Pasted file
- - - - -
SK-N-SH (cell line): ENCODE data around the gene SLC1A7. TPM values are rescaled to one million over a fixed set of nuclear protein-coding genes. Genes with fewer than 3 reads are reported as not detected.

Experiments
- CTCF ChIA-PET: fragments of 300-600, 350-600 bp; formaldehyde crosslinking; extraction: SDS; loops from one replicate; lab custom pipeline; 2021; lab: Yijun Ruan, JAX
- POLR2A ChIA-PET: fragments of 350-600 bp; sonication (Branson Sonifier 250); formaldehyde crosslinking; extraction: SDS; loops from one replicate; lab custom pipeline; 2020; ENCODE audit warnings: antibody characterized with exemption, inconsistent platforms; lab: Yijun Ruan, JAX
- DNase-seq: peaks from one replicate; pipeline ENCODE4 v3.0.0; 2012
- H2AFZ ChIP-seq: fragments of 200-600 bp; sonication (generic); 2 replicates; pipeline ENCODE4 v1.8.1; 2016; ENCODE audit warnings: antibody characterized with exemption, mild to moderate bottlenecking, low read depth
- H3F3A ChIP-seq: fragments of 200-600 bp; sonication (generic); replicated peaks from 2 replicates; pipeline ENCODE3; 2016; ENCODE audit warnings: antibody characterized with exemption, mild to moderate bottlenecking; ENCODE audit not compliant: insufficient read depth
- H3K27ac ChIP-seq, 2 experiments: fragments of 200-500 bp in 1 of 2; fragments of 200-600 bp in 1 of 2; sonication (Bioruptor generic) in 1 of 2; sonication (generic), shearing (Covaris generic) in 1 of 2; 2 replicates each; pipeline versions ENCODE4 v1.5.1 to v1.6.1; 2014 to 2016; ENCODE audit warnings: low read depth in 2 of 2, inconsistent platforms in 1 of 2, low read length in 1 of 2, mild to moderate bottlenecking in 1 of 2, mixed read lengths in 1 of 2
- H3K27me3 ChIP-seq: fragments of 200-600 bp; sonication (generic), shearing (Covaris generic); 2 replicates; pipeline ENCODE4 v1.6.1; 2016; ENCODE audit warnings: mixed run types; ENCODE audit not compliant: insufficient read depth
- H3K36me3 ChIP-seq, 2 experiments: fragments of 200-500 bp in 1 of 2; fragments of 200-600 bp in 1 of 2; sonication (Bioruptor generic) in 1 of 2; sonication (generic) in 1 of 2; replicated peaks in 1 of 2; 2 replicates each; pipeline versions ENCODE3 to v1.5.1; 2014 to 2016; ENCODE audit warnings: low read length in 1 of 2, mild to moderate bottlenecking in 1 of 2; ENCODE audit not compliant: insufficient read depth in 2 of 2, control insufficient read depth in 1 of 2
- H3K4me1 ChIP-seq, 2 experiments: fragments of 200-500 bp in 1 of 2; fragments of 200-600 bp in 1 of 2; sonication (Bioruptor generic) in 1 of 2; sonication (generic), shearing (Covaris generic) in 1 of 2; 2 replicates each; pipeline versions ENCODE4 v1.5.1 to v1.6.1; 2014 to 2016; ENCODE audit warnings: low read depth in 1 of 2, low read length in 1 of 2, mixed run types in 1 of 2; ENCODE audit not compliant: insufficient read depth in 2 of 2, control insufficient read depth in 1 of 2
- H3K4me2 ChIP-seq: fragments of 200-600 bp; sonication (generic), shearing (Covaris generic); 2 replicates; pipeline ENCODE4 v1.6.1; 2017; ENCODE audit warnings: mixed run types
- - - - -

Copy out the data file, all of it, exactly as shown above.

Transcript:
SK-N-SH (cell line): ENCODE data around the gene SLC1A7. TPM values are rescaled to one million over a fixed set of nuclear protein-coding genes. Genes with fewer than 3 reads are reported as not detected.

Experiments
- CTCF ChIA-PET: fragments of 300-600, 350-600 bp; formaldehyde crosslinking; extraction: SDS; loops from one replicate; lab custom pipeline; 2021; lab: Yijun Ruan, JAX
- POLR2A ChIA-PET: fragments of 350-600 bp; sonication (Branson Sonifier 250); formaldehyde crosslinking; extraction: SDS; loops from one replicate; lab custom pipeline; 2020; ENCODE audit warnings: antibody characterized with exemption, inconsistent platforms; lab: Yijun Ruan, JAX
- DNase-seq: peaks from one replicate; pipeline ENCODE4 v3.0.0; 2012
- H2AFZ ChIP-seq: fragments of 200-600 bp; sonication (generic); 2 replicates; pipeline ENCODE4 v1.8.1; 2016; ENCODE audit warnings: antibody characterized with exemption, mild to moderate bottlenecking, low read depth
- H3F3A ChIP-seq: fragments of 200-600 bp; sonication (generic); replicated peaks from 2 replicates; pipeline ENCODE3; 2016; ENCODE audit warnings: antibody characterized with exemption, mild to moderate bottlenecking; ENCODE audit not compliant: insufficient read depth
- H3K27ac ChIP-seq, 2 experiments: fragments of 200-500 bp in 1 of 2; fragments of 200-600 bp in 1 of 2; sonication (Bioruptor generic) in 1 of 2; sonication (generic), shearing (Covaris generic) in 1 of 2; 2 replicates each; pipeline versions ENCODE4 v1.5.1 to v1.6.1; 2014 to 2016; ENCODE audit warnings: low read depth in 2 of 2, inconsistent platforms in 1 of 2, low read length in 1 of 2, mild to moderate bottlenecking in 1 of 2, mixed read lengths in 1 of 2
- H3K27me3 ChIP-seq: fragments of 200-600 bp; sonication (generic), shearing (Covaris generic); 2 replicates; pipeline ENCODE4 v1.6.1; 2016; ENCODE audit warnings: mixed run types; ENCODE audit not compliant: insufficient read depth
- H3K36me3 ChIP-seq, 2 experiments: fragments of 200-500 bp in 1 of 2; fragments of 200-600 bp in 1 of 2; sonication (Bioruptor generic) in 1 of 2; sonication (generic) in 1 of 2; replicated peaks in 1 of 2; 2 replicates each; pipeline versions ENCODE3 to v1.5.1; 2014 to 2016; ENCODE audit warnings: low read length in 1 of 2, mild to moderate bottlenecking in 1 of 2; ENCODE audit not compliant: insufficient read depth in 2 of 2, control insufficient read depth in 1 of 2
- H3K4me1 ChIP-seq, 2 experiments: fragments of 200-500 bp in 1 of 2; fragments of 200-600 bp in 1 of 2; sonication (Bioruptor generic) in 1 of 2; sonication (generic), shearing (Covaris generic) in 1 of 2; 2 replicates each; pipeline versions ENCODE4 v1.5.1 to v1.6.1; 2014 to 2016; ENCODE audit warnings: low read depth in 1 of 2, low read length in 1 of 2, mixed run types in 1 of 2; ENCODE audit not compliant: insufficient read depth in 2 of 2, control insufficient read depth in 1 of 2
- H3K4me2 ChIP-seq: fragments of 200-600 bp; sonication (generic), shearing (Covaris generic); 2 replicates; pipeline ENCODE4 v1.6.1; 2017; ENCODE audit warnings: mixed run types